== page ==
Sixth generation iPad

For the most part, the new sixth-generation iPad is the same as the fifth-generation model it replaces. The physical dimensions are unchanged, so existing cases and accessories should continue to work. It comes in the same three colours: silver, gold, and space grey.

What sets the sixth-generation iPad apart from its predecessor is its support for the Apple Pencil, which was previously restricted to the iPad Pro, which started at £619. Thanks to a high-resolution touch sensor in the iPad’s Retina screen and palm-rejection technology, you can now use the £89 Apple Pencil with compatible apps. As with the iPad Pro, the Apple Pencil is sensitive to pressure and tilt so you can vary line weight and shading, as you would with a traditional pencil.

Also new in the sixth-generation iPad is Apple’s A10 Fusion chip, with its embedded M10 coprocessor. The company claims that the new processors provide up to 40-percent faster CPU and 50-percent faster graphics performance.

The extra performance may also be related to the iPad’s new camera capabilities. Unlike the previous iPad, the sixth-generation iPad can take Live Photos. It also supports body detection in images along with the face detection. Also new is the Retina Flash feature that turns the screen into a giant flash when taking selfies.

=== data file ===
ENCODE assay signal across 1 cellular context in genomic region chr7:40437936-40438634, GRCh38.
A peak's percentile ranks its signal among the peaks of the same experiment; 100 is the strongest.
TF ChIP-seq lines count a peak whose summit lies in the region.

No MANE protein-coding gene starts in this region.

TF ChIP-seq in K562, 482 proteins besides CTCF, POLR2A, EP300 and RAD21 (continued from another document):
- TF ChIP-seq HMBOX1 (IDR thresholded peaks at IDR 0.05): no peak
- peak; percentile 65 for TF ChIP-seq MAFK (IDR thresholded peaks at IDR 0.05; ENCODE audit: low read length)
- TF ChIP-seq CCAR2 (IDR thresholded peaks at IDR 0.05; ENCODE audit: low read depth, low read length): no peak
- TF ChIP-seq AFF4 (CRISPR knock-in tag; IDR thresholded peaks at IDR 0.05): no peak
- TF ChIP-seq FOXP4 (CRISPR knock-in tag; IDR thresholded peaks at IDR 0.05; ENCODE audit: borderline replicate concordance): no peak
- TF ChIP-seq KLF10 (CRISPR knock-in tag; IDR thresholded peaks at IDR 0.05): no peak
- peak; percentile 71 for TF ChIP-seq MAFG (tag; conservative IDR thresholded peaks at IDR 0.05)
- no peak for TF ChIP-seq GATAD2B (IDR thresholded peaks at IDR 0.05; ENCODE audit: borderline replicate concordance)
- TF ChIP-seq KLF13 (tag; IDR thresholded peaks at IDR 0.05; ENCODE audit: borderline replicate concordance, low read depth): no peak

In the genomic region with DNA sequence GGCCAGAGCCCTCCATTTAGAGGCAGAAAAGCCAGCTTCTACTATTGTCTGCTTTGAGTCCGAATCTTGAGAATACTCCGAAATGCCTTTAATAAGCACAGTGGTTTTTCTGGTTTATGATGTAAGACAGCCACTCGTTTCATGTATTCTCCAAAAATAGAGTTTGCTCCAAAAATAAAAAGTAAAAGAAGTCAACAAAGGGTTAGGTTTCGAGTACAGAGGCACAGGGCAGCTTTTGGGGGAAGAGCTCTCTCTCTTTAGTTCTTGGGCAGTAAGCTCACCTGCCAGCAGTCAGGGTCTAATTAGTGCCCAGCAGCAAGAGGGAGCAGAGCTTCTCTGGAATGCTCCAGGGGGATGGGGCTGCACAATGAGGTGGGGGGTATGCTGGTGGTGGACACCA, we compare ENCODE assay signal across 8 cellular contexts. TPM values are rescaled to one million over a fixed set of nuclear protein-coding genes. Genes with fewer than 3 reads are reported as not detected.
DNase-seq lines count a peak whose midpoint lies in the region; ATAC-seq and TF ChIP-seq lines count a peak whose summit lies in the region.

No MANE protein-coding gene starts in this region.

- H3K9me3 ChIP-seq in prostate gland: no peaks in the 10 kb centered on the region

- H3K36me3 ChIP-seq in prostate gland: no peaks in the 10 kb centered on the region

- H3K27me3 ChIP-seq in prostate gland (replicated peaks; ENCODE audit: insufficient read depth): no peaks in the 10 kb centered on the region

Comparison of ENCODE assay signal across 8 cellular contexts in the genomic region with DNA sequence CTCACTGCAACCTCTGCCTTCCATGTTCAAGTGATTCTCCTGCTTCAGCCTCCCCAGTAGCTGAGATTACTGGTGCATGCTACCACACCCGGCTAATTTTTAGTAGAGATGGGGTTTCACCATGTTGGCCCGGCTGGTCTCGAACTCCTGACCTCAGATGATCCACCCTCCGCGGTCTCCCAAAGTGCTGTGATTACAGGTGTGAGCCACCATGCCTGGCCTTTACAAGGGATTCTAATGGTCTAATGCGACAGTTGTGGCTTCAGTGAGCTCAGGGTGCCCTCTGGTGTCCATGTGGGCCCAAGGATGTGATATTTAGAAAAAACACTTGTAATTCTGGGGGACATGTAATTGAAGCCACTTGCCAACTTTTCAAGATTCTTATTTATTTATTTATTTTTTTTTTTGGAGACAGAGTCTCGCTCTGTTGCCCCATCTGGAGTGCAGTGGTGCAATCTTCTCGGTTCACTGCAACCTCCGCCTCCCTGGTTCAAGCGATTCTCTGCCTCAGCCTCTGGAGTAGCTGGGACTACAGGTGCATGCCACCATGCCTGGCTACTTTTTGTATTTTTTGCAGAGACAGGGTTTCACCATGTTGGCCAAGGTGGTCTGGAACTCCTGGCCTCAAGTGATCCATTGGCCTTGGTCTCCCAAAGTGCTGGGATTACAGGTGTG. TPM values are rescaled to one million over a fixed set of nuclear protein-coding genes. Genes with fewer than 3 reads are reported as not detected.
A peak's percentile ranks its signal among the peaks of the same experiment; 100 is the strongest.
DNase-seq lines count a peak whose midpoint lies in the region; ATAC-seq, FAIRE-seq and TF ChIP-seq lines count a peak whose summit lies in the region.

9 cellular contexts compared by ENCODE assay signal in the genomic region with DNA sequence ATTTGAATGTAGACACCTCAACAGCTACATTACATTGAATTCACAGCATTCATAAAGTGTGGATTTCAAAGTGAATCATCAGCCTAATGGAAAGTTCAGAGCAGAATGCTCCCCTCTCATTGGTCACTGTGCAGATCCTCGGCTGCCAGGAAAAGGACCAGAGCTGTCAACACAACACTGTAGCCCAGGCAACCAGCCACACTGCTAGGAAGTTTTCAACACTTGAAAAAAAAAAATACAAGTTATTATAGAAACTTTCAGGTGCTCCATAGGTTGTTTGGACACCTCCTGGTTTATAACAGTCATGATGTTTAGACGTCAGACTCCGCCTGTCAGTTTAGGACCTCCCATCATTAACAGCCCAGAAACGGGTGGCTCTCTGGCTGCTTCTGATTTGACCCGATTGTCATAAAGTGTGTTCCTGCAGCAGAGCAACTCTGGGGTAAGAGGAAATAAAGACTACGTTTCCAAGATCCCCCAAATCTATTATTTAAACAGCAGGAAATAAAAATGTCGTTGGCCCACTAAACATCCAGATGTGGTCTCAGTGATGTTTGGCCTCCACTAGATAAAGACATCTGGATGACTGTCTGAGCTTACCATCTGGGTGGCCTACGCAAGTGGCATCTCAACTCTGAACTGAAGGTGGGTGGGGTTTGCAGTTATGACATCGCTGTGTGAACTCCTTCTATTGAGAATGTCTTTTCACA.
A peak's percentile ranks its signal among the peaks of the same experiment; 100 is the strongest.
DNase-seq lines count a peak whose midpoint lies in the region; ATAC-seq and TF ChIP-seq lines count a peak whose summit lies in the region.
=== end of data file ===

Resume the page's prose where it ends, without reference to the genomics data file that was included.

iWork with Apple Pencil Support

If you haven’t been using Pages, Numbers, and Keynote on the iPad, the latest updates may encourage you to try Apple’s iWork apps. They’re available for free in the App Store. The three apps allow you to draw, sketch, and write directly within documents. Apple’s Smart Annotations feature (currently in beta) anchors your comments and proofing marks dynamically to text, and stay with the text they were attached to even as the document changes.

Smart Annotations are ideal for anyone using the real-time collaboration features built into the iWork apps. For business users, Apple also announced that the collaboration features now work on documents stored in the Box file sharing service. Previously they were available only for documents stored in iCloud, which has much lower adoption amongst business users.

What Dr Logic thinks

The main challenge so far has been trying to keep the kids away from the new iPad. The Pro was strictly off-limits to sticky fingers. Having bought a robust case with built-in keyboard, it’s been great letting them get to grips with using the pencil. They got the hang of things quickly.

You certainly notice the speed improvements straightaway, switching between apps is fast. And the pencil works just as well on the 9.7″ screen as it does on our full-size iPad Pro. There are still only two speakers, but the sound quality is perfectly functional for most.

The battery life was good and whilst we haven’t tested it fully, 10 hours seems a fair estimate of what to expect. It would have been good to see the anti-glare coating on this version. It also it lacks the Smart Connector from the iPad Pro, so any keyboard needs to be paired via Bluetooth.

Having said all that, we feel the new iPad is a great option for business users. Especially if you’ve been wanting to use the Apple Pencil, but have an eye on the budget.